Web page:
The statements were the first from the liberal black leadership to support Mr. Powell....

In an Oct. 8 radio interview in San Diego, Mr. Belafonte said: "There's an old saying, in the days of slavery, there were those slaves who lived on the plantation and were those slaves that lived in the house. You got the privilege of living in the house if you served the master exactly the way the master intended to have you serve him.

"Colin Powell's committed to come into the house of the master. When Colin Powell dares to suggest something other than what the master wants to hear, he will be turned back out to pasture."

Rep. John Conyers Jr., a black Michigan Democrat, told cnsnews.com that he agrees with Mr. Belafonte. "I have been reading and rereading what [Mr. Belafonte] said and I am trying to find where there is something inaccurate about what he said, and I can't find it. Do I agree with the [slavery] analogy? Yes, completely."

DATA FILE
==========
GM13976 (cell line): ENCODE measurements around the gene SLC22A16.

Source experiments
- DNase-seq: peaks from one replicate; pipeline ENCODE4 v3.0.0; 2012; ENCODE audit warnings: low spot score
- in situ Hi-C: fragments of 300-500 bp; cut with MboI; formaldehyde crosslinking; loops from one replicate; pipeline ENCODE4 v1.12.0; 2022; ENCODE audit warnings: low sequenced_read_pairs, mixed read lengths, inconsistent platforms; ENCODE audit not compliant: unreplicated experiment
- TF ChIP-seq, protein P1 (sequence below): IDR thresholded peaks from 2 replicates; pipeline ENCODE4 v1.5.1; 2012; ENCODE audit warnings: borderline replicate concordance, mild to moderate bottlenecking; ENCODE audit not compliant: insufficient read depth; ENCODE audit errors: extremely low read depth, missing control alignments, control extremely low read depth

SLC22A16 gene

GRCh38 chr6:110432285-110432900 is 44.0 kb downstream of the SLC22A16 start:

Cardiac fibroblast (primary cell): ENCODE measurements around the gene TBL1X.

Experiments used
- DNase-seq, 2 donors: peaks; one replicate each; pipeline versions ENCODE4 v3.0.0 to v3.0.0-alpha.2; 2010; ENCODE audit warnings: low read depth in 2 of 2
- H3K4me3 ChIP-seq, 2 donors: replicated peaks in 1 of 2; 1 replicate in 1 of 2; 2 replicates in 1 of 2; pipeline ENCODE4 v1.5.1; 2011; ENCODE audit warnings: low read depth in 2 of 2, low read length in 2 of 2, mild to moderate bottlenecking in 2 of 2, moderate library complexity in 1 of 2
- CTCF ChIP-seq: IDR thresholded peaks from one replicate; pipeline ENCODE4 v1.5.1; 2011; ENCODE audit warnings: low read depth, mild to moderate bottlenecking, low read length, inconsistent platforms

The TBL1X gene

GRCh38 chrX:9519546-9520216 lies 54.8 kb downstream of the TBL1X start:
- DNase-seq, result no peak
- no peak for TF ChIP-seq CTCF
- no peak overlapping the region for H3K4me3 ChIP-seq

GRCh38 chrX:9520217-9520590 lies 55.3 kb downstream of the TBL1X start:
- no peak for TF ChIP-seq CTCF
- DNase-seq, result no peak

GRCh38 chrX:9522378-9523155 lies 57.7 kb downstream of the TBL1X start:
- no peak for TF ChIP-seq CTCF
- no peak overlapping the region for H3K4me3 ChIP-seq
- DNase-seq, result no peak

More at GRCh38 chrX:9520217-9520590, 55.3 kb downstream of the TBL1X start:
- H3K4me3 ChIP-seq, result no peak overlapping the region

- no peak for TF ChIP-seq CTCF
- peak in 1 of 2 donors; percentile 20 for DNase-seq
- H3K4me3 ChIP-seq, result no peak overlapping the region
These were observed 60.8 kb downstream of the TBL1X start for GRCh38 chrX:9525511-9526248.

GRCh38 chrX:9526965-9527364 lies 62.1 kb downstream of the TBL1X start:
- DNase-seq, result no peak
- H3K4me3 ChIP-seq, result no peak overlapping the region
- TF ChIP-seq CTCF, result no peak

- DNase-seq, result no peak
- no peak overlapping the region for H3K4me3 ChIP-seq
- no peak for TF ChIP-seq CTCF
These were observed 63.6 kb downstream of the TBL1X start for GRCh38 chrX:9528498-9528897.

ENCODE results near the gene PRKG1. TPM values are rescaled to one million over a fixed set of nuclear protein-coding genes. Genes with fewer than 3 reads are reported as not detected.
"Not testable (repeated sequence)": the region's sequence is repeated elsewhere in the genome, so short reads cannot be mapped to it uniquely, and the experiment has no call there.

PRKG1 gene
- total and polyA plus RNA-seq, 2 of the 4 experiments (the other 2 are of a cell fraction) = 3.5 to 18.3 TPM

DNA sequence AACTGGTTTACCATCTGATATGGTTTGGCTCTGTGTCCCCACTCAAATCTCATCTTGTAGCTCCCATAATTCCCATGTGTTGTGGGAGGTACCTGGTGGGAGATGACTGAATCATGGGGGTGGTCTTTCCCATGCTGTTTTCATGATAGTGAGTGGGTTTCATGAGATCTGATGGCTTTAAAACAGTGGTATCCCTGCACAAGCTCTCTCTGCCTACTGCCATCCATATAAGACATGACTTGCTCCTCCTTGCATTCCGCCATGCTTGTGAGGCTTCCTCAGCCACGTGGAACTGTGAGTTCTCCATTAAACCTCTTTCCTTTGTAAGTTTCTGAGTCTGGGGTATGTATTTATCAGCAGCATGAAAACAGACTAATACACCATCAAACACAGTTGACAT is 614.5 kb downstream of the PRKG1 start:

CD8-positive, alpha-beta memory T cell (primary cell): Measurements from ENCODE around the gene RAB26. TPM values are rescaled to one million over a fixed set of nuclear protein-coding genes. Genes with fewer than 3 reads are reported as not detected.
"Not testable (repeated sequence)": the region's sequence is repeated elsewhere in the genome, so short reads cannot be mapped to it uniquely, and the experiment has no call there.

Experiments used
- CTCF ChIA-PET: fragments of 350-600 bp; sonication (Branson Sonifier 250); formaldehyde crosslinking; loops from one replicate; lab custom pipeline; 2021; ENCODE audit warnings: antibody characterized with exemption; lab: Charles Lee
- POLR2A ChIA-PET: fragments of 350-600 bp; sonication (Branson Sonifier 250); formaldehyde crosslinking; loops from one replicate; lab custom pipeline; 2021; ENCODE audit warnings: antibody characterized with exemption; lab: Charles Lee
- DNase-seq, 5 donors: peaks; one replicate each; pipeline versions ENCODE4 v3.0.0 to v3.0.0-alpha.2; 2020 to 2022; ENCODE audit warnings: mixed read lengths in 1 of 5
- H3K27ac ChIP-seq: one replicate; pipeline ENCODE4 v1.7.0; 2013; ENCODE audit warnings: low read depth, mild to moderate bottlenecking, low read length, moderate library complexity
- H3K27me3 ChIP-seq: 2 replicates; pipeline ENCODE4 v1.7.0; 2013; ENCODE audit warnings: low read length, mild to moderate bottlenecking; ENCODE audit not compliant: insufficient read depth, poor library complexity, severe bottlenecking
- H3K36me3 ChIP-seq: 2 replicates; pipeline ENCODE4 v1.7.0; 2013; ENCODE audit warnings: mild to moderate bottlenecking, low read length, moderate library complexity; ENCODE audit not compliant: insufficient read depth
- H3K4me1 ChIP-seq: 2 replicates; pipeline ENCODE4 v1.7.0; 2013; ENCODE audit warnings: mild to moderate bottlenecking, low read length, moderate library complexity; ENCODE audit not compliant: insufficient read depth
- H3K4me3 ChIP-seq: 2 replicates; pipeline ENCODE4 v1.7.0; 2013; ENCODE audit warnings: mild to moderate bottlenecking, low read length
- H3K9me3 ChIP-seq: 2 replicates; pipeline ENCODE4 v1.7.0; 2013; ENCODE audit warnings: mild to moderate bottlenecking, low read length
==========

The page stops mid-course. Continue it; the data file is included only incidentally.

Following Mr. Belafonte's remarks, Miss Rice was disinvited as keynote speaker at an Oct. 24 Africare dinner at which Mr. Belafonte was the guest of honor. She was replaced by former Atlanta Mayor Andrew Young....

Armstrong Williams, a columnist and a commentator on Black Entertainment Television's "Lead Story" news program [said,] "Many blacks - Democrats and Republicans - are embarrassed by those attacks on Condoleezza Rice and Colin Powell," Mr. Williams said. "President Bush has appointed two of the most powerful blacks in history. This is what is getting the attention of these younger black voters."


Comments: Post a Comment


Links to this post:

Create a Link